Blood-testing 'vampires' want to take down Theranos, says investor Tim Draper




Troubled blood-testing startup Theranos still has one big, vocal fan: the guy that invested the seed money to get the company started, famed investor Tim Draper.


Draper tells Business Insider that of all the startups out there, Theranos is among those he's most excited about.

"I like Theranos. I'm behind that company 100 percent. I think they're great and are doing a great thing," he says. "I don't want vampires. I want a company that takes two drops of blood from my finger in a micro-fluid test. I don't want someone who takes a quart of blood from me and runs two tests.

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Draper, a founder of major Valley VC firm Draper Fisher Jurvetson, was famously the first investor in Theranos, contributing its first $1 million.

Theranos founder, Elizabeth Holmes, was a childhood friend of his daughter, the story goes. She launched Theranos in 2003, at age 19, dropping out of Stanford University to do so. By the end of 2015, she had raised nearly another $700 million with an $8 billion valuation.


Today, the company is fighting for its life, thanks to questions over the accuracy of its tests.

Theranos is the subject of a criminal probe by the US attorney's office, a civil probe from the SEC, one of its two blood-testing facilities was shut down after a government inspection raised concerns about it, Homes could potentially be barred from the industry for two years, and just this week it restructured its leadership.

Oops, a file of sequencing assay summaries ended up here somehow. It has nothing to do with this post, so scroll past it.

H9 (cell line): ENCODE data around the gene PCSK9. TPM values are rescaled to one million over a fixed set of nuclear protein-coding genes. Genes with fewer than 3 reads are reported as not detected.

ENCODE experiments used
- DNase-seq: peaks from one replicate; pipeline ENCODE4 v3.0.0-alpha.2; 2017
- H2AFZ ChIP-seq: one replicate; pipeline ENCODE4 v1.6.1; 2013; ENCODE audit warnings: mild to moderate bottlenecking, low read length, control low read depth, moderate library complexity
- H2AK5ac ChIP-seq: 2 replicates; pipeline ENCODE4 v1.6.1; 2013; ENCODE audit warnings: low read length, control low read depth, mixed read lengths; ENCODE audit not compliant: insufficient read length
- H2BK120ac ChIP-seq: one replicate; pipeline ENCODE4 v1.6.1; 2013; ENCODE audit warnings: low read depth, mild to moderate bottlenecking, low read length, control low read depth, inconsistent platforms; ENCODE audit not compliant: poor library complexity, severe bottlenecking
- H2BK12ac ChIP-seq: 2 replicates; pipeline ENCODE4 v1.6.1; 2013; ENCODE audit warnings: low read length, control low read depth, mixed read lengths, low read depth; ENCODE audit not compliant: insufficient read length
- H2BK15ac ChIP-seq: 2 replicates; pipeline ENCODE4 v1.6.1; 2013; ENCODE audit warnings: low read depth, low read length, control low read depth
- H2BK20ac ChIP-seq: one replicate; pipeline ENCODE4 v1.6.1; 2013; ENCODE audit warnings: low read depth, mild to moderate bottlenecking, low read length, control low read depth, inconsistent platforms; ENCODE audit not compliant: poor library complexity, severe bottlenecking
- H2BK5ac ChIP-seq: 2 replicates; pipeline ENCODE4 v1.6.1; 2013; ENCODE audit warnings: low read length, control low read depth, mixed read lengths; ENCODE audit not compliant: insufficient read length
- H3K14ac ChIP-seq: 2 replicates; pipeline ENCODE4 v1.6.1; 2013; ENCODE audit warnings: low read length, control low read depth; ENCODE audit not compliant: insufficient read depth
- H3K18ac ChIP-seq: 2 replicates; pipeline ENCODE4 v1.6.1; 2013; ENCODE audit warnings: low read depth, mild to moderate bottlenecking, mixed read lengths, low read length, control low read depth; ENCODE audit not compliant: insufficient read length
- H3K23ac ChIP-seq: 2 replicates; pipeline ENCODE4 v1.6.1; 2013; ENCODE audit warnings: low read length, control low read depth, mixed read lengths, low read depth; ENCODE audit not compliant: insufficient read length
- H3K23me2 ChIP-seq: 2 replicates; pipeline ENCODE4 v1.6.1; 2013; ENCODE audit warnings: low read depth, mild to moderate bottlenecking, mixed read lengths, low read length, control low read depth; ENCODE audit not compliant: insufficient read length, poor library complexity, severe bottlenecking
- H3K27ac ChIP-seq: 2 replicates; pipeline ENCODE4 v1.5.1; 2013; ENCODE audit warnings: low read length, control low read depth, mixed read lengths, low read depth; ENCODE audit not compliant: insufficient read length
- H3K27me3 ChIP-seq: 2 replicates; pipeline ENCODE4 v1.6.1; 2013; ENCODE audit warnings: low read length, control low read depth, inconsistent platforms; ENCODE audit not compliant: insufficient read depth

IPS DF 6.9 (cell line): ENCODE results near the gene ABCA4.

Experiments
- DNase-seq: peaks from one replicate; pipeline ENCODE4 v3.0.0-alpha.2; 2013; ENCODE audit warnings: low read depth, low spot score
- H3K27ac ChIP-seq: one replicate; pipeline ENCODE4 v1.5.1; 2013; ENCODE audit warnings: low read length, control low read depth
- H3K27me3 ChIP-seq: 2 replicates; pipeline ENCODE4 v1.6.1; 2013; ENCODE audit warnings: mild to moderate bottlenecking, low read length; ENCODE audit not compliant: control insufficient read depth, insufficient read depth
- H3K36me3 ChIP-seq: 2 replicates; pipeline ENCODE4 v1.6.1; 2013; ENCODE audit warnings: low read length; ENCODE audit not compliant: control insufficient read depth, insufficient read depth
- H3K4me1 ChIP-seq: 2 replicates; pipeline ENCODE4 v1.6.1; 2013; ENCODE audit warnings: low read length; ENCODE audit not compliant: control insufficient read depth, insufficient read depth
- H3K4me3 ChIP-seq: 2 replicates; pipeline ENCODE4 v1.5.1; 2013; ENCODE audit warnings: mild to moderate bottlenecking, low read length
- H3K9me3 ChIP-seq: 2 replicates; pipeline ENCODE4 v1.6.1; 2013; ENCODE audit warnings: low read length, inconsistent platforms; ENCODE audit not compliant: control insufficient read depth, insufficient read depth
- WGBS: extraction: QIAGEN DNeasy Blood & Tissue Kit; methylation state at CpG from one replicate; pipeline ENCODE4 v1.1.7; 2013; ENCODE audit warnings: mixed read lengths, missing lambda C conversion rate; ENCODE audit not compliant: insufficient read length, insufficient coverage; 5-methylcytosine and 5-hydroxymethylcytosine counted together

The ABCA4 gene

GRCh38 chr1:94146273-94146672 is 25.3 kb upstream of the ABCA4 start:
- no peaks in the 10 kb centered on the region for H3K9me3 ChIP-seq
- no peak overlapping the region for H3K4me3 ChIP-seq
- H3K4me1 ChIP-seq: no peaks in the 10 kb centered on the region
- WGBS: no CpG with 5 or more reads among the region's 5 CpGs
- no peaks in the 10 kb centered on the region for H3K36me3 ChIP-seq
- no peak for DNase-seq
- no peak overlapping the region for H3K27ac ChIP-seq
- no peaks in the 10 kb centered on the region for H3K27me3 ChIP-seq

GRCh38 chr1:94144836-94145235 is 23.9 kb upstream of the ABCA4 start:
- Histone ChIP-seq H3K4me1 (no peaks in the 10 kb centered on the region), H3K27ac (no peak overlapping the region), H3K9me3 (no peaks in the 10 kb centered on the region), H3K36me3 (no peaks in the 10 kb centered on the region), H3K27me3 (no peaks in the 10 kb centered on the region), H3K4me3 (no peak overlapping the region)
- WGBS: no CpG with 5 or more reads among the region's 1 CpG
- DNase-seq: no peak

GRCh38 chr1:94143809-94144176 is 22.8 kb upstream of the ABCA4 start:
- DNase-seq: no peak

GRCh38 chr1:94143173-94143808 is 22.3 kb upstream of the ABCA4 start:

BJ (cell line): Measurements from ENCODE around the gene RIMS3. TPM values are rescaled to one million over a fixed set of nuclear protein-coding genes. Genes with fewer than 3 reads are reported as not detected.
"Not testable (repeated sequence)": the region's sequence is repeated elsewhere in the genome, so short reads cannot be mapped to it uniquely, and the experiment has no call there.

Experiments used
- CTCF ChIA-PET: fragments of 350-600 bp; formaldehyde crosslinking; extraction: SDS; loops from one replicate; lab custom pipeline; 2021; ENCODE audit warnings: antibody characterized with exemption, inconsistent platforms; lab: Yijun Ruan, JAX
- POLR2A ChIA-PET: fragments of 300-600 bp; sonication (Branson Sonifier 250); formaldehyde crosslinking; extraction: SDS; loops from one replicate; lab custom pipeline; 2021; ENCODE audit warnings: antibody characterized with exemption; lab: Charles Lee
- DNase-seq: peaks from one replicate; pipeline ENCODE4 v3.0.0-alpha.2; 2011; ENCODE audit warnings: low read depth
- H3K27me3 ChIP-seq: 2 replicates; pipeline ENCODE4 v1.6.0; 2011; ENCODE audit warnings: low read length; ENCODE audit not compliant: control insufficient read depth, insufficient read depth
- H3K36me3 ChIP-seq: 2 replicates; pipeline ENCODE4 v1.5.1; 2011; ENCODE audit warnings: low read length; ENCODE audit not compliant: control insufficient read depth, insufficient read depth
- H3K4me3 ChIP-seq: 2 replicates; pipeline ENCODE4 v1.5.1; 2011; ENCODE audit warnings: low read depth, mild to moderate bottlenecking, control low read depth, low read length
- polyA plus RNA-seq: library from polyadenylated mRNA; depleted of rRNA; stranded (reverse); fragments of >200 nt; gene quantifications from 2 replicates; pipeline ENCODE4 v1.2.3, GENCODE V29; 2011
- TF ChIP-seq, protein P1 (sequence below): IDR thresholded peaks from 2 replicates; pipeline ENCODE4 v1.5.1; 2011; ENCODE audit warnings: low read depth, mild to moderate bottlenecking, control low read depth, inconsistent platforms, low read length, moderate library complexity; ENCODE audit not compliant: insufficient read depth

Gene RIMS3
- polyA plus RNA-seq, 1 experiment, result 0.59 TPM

Cronyism and sexism?

Elizabeth Holmes

REUTERS/Mike Blake

Elizabeth Holmes, founder and CEO of Theranos, speaks at the Wall Street Journal Digital Live (WSJDLive) conference at the Montage hotel in Laguna Beach, California, October 21, 2015.

Although Draper is not listed as a board member, his take is that all of the questions about Theranos is smoke and mirrors from the established blood-testing industry that doesn't want to see itself overthrown by a one-drop-of-blood-alternative.

He says he's seen this struggle many times in his investing career, how telecom companies fought Skype, taxis fought Uber, car companies fought Tesla and so on.

"Any time a company is doing something transformational to an industry, the industry fights back. And they'll pull out all the stops to try to keep to keep that company from succeeding," he says, including leaking information to the press and asking regulators to step in.


He also suggests a conspiracy of sexism is at play.

"Theranos is different in that it's run by a woman. Interestingly, the government went after 23andMe. I'm not certain what's going on over there, but if I were a woman, I'd be asking a lot of questions," he told us.

In Theranos case, however, there's one other big thing. The highly secretive company has never published research to prove to the scientific community that its technology works, claiming that doing so would reveal its trade secrets. Theranos has promised to release scientific data in August.

Give consumers what they want

Although the startup is facing a firestorm, it could still pull through, and Draper believes consumers will save the company.

"If the consumer wants it, the consumer wants it," he says.


"I'm a consumer and I want that company to keep perfect records of what's happened to my blood and I want to compare that to my DNA, to my Fitbit results, to my BodyBugg. I want that as a consumer and no number of status quo healthcare professionals and government officials should be able to stop that," he says.

Interestingly, his comments may show a way out for Theranos (and its investors) if the company does wind up being forbidden from running medical tests.

Could it become a consumer-oriented blood testing company? That's what 23andMe did. It turned to consumer genetics testing during the two years that the FDA banned it from doing health-related genetic testing.

BI_Graphic The rise and fall of Theranos (1)

Dragan Radovanovic/Business Insider